This project could be completed in many different types of wood. It should be a hardwood but harder (and more attractive) than basswood. Any of the furniture-grade hardwoods, such as cherry, mahogany, walnut, or others like these, would be good. Because the design is so simple, a figured wood or one with very visible grain should be avoided. The wood could be glued up to attain the required width but a single board is preferred.
The shell design that is used here is a traditional design that is very easy to carve. To carve just the shell part, you only need a V-gouge and a back bent gouge.
The dimensions of the blank are 12" wide by 18" long and 1 ” thick. As is the case in all relief carvings, the sapwood side of the board is down (see note).
When you look at the end of a board, the end grain, you can usually see the growth rings of the tree. Under ordinary circumstances, the natural tendency of a board that has been flat-sawn from the log (as opposed to quarter-sawn) is to cup in such a way that those growth rings will appear to want to straighten themselves out. In other words, it will cup toward the sapwood side. This is because the sapwood side will usually contain more moisture, and as it dries, it will shrink more than the drier heartwood side, resulting in a cupped board.
When you carve a relief image in a board, you create many, many freshly exposed end-grain surfaces. This increased end-grain surface area will result in greater moisture loss on that side of the board, causing it to cup on that side. You may have experienced this already.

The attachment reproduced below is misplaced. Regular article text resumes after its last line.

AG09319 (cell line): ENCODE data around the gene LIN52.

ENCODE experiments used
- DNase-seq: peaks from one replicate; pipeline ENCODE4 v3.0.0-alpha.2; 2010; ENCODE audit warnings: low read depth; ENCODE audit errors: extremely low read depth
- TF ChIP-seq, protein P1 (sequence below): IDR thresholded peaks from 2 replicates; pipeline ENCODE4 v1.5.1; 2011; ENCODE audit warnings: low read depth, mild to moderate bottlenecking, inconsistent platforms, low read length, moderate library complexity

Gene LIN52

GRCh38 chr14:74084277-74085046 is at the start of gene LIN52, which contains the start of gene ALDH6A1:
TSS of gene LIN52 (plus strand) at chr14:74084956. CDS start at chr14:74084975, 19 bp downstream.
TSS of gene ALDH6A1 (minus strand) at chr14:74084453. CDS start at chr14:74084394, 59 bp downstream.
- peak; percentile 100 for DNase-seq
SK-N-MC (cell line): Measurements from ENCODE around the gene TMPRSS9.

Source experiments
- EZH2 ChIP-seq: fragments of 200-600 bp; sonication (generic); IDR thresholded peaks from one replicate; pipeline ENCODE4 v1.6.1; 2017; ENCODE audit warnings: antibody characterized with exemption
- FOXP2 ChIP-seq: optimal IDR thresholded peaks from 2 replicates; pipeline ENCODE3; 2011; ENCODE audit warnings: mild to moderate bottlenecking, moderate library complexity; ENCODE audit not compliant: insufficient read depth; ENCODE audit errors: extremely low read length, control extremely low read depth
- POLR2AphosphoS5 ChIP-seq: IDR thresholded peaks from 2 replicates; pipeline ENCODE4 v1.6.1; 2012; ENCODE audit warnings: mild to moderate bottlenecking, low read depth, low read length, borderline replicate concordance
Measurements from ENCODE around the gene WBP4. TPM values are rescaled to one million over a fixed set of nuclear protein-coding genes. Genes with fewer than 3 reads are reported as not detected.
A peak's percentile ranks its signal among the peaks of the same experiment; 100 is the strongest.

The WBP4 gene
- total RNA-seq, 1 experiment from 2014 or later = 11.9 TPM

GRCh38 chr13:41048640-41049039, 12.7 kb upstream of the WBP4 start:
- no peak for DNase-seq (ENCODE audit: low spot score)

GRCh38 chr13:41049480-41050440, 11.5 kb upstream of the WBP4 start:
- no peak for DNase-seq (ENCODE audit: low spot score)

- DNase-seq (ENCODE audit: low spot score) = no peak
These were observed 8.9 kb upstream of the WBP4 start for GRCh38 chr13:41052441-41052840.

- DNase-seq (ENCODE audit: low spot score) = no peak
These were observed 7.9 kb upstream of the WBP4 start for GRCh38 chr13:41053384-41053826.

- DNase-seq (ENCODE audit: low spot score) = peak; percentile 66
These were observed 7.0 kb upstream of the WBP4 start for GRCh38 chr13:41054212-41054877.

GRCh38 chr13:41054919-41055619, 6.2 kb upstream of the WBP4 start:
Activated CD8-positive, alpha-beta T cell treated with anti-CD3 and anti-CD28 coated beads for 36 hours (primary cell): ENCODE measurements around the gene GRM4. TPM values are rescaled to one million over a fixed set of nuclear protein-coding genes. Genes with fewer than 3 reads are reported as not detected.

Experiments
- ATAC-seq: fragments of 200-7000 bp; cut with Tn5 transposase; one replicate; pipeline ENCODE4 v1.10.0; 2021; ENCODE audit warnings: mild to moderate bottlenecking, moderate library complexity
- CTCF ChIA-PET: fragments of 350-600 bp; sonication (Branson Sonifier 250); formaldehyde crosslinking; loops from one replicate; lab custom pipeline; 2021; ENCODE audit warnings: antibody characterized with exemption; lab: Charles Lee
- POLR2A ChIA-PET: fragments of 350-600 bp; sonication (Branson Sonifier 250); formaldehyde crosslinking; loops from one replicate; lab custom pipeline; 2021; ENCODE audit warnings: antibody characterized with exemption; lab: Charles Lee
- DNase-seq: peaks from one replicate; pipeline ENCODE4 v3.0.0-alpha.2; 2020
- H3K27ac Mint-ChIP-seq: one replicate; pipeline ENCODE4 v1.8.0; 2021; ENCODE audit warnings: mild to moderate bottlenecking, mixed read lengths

If you carve on the sapwood side of a board, the moisture loss will be compounded by the board’s natural tendency to cup to that side. But if you carve on the heartwood side of the board, there is a good chance that the two eff will cancel each other out, so that your board will stav So remember, "carve the heart" and use fully seasoned wood.
1. The image is transferred to the prepared cherry board. c A half-pattern is all that is needed since the tray is symmetrical. Use a centerline as a reference to line up the c two half-patterns.
2. A bandsaw is used to cut out the drawn pattern. Attach the blank to a backer board with screws. The screws are countersunk through a sheet of plywood from the bottom They enter the bottom of the tray into the underside of the shells. Use the backer board to clamp the workpiece to the workbench.